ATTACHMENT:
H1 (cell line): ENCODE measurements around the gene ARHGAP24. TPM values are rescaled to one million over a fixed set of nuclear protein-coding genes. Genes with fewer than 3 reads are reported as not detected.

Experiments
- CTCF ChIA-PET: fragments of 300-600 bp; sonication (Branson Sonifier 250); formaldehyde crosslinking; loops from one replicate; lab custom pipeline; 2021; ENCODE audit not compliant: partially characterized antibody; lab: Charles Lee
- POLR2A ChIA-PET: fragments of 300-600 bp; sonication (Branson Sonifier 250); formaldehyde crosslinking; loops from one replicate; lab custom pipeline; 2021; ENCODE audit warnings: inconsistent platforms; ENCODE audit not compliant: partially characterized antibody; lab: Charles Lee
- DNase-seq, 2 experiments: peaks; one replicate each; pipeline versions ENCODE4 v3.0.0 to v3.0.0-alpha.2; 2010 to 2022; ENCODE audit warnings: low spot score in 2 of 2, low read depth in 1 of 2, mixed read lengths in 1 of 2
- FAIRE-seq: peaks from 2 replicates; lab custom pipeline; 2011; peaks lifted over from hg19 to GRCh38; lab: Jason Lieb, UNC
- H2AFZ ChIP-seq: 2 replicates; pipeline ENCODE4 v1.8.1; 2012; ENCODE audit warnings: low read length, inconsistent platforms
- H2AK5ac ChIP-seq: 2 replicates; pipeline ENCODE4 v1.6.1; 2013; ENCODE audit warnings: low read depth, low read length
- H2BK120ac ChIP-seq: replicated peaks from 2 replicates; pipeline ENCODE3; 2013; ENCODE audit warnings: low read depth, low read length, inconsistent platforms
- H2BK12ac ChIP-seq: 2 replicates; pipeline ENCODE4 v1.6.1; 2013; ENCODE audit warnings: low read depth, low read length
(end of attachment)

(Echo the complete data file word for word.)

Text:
H1 (cell line): ENCODE measurements around the gene ARHGAP24. TPM values are rescaled to one million over a fixed set of nuclear protein-coding genes. Genes with fewer than 3 reads are reported as not detected.

Experiments
- CTCF ChIA-PET: fragments of 300-600 bp; sonication (Branson Sonifier 250); formaldehyde crosslinking; loops from one replicate; lab custom pipeline; 2021; ENCODE audit not compliant: partially characterized antibody; lab: Charles Lee
- POLR2A ChIA-PET: fragments of 300-600 bp; sonication (Branson Sonifier 250); formaldehyde crosslinking; loops from one replicate; lab custom pipeline; 2021; ENCODE audit warnings: inconsistent platforms; ENCODE audit not compliant: partially characterized antibody; lab: Charles Lee
- DNase-seq, 2 experiments: peaks; one replicate each; pipeline versions ENCODE4 v3.0.0 to v3.0.0-alpha.2; 2010 to 2022; ENCODE audit warnings: low spot score in 2 of 2, low read depth in 1 of 2, mixed read lengths in 1 of 2
- FAIRE-seq: peaks from 2 replicates; lab custom pipeline; 2011; peaks lifted over from hg19 to GRCh38; lab: Jason Lieb, UNC
- H2AFZ ChIP-seq: 2 replicates; pipeline ENCODE4 v1.8.1; 2012; ENCODE audit warnings: low read length, inconsistent platforms
- H2AK5ac ChIP-seq: 2 replicates; pipeline ENCODE4 v1.6.1; 2013; ENCODE audit warnings: low read depth, low read length
- H2BK120ac ChIP-seq: replicated peaks from 2 replicates; pipeline ENCODE3; 2013; ENCODE audit warnings: low read depth, low read length, inconsistent platforms
- H2BK12ac ChIP-seq: 2 replicates; pipeline ENCODE4 v1.6.1; 2013; ENCODE audit warnings: low read depth, low read length